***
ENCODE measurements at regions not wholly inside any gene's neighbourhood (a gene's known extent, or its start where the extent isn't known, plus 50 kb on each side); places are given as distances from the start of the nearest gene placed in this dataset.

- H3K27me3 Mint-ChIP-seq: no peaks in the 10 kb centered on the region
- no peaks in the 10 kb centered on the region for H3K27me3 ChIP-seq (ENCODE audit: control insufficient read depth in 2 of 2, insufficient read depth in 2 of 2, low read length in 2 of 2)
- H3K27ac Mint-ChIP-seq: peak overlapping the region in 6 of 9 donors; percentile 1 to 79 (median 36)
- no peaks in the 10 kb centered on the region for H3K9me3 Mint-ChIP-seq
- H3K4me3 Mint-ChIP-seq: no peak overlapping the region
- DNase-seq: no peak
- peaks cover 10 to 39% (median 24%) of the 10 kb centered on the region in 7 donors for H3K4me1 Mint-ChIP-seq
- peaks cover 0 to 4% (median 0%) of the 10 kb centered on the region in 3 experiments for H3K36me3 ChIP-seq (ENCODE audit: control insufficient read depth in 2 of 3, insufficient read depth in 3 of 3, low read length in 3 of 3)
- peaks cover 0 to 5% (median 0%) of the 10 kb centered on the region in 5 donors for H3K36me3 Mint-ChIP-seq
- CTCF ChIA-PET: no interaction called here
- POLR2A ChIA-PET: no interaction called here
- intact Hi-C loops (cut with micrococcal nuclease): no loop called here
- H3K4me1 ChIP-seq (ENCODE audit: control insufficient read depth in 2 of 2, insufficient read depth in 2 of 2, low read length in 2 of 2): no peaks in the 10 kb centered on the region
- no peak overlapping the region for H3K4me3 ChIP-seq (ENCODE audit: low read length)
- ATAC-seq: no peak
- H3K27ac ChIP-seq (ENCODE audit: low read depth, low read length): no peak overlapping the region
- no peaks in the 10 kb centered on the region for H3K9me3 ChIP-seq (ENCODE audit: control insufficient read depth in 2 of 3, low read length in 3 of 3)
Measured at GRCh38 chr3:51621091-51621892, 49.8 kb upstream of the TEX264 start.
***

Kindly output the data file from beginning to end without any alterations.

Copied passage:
ENCODE measurements at regions not wholly inside any gene's neighbourhood (a gene's known extent, or its start where the extent isn't known, plus 50 kb on each side); places are given as distances from the start of the nearest gene placed in this dataset.

- H3K27me3 Mint-ChIP-seq: no peaks in the 10 kb centered on the region
- no peaks in the 10 kb centered on the region for H3K27me3 ChIP-seq (ENCODE audit: control insufficient read depth in 2 of 2, insufficient read depth in 2 of 2, low read length in 2 of 2)
- H3K27ac Mint-ChIP-seq: peak overlapping the region in 6 of 9 donors; percentile 1 to 79 (median 36)
- no peaks in the 10 kb centered on the region for H3K9me3 Mint-ChIP-seq
- H3K4me3 Mint-ChIP-seq: no peak overlapping the region
- DNase-seq: no peak
- peaks cover 10 to 39% (median 24%) of the 10 kb centered on the region in 7 donors for H3K4me1 Mint-ChIP-seq
- peaks cover 0 to 4% (median 0%) of the 10 kb centered on the region in 3 experiments for H3K36me3 ChIP-seq (ENCODE audit: control insufficient read depth in 2 of 3, insufficient read depth in 3 of 3, low read length in 3 of 3)
- peaks cover 0 to 5% (median 0%) of the 10 kb centered on the region in 5 donors for H3K36me3 Mint-ChIP-seq
- CTCF ChIA-PET: no interaction called here
- POLR2A ChIA-PET: no interaction called here
- intact Hi-C loops (cut with micrococcal nuclease): no loop called here
- H3K4me1 ChIP-seq (ENCODE audit: control insufficient read depth in 2 of 2, insufficient read depth in 2 of 2, low read length in 2 of 2): no peaks in the 10 kb centered on the region
- no peak overlapping the region for H3K4me3 ChIP-seq (ENCODE audit: low read length)
- ATAC-seq: no peak
- H3K27ac ChIP-seq (ENCODE audit: low read depth, low read length): no peak overlapping the region
- no peaks in the 10 kb centered on the region for H3K9me3 ChIP-seq (ENCODE audit: control insufficient read depth in 2 of 3, low read length in 3 of 3)
Measured at GRCh38 chr3:51621091-51621892, 49.8 kb upstream of the TEX264 start.